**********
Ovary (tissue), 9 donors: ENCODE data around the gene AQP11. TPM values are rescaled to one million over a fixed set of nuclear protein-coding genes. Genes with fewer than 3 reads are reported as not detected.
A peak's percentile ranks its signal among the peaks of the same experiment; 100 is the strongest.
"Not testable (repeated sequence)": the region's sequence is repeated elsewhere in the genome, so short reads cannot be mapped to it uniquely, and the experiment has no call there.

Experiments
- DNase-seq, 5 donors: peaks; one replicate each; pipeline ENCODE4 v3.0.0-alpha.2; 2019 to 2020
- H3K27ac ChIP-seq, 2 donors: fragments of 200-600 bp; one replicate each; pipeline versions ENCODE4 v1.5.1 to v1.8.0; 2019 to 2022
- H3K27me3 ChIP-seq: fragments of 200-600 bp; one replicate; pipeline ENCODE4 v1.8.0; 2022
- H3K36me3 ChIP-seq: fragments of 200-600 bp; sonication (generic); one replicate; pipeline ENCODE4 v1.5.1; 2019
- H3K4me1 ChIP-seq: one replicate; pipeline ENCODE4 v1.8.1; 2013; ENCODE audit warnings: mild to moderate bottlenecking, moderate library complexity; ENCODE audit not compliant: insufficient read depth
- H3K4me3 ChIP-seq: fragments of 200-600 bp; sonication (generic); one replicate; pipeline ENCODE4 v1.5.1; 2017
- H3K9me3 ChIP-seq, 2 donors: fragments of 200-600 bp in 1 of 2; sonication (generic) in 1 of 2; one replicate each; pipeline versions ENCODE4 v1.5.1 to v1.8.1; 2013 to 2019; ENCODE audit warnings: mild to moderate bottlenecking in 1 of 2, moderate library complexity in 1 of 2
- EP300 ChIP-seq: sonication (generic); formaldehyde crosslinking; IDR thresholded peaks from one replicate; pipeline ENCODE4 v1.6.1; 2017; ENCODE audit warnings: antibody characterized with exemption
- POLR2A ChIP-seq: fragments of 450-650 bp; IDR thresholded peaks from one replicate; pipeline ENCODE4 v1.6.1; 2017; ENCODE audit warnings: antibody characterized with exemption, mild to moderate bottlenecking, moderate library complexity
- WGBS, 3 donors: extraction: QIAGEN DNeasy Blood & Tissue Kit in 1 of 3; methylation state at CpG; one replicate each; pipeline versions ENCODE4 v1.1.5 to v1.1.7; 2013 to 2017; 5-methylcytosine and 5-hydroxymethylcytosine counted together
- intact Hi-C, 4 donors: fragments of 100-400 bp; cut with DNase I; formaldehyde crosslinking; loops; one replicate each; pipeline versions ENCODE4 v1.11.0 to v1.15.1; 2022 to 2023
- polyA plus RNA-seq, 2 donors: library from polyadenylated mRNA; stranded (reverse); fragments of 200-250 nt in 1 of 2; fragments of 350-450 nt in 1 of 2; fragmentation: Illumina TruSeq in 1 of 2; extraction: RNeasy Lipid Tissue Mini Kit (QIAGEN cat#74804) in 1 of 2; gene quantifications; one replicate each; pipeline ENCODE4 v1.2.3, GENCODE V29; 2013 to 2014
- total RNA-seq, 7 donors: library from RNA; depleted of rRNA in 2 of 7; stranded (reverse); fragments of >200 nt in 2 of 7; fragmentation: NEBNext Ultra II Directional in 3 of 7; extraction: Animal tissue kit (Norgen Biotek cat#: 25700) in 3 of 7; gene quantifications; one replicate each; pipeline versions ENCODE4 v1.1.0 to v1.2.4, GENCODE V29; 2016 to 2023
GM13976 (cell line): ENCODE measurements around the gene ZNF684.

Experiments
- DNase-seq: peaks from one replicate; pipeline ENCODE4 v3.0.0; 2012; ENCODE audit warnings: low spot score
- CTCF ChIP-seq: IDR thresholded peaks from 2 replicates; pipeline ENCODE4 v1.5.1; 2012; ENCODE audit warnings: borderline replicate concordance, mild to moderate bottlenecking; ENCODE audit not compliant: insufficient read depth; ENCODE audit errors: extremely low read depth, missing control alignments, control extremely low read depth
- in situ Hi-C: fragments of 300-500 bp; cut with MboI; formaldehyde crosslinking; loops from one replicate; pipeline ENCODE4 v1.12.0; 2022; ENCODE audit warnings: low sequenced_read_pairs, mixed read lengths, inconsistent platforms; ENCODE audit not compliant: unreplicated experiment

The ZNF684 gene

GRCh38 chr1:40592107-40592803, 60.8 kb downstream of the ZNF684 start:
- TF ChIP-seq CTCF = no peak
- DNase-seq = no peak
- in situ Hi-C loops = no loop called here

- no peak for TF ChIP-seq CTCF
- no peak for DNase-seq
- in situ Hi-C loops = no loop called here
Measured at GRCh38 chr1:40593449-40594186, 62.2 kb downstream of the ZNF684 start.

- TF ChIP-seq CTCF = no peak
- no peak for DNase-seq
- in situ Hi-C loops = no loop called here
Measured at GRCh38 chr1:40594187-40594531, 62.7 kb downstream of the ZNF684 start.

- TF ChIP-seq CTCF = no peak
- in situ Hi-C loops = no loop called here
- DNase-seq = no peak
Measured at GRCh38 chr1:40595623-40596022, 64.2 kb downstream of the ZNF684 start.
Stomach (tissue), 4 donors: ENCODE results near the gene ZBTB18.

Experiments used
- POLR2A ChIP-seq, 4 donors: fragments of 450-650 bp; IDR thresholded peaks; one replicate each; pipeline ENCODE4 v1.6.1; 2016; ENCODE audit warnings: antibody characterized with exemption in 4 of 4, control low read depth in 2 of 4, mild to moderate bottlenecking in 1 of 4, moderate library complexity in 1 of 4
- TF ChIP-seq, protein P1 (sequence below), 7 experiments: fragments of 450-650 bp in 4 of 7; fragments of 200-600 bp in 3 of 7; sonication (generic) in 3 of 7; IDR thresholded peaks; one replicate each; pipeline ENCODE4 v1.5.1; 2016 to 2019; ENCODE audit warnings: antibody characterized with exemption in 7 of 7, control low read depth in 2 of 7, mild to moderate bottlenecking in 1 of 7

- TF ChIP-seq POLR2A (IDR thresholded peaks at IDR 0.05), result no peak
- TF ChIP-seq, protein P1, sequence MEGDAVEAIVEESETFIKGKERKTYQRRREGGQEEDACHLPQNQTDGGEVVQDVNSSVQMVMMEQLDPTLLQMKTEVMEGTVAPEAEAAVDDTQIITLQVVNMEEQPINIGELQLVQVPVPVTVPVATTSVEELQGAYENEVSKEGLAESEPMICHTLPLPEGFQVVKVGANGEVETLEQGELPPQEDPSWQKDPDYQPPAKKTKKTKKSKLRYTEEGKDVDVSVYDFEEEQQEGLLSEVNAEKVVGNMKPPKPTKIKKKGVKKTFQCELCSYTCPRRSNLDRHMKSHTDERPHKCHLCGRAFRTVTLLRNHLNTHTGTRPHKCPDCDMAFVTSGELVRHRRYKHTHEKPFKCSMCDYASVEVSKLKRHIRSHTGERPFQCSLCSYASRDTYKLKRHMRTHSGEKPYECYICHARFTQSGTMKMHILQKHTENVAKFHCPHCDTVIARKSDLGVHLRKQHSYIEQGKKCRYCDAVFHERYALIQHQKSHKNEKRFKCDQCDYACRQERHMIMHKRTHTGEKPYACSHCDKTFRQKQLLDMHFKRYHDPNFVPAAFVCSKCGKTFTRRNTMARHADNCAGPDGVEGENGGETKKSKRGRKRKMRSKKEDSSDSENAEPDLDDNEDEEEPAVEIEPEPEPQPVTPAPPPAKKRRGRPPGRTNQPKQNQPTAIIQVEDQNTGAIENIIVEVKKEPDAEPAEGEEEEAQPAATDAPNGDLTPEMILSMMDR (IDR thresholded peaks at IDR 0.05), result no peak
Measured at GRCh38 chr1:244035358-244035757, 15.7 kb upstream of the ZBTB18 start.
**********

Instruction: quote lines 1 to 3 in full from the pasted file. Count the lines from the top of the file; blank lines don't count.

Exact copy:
Ovary (tissue), 9 donors: ENCODE data around the gene AQP11. TPM values are rescaled to one million over a fixed set of nuclear protein-coding genes. Genes with fewer than 3 reads are reported as not detected.
A peak's percentile ranks its signal among the peaks of the same experiment; 100 is the strongest.
"Not testable (repeated sequence)": the region's sequence is repeated elsewhere in the genome, so short reads cannot be mapped to it uniquely, and the experiment has no call there.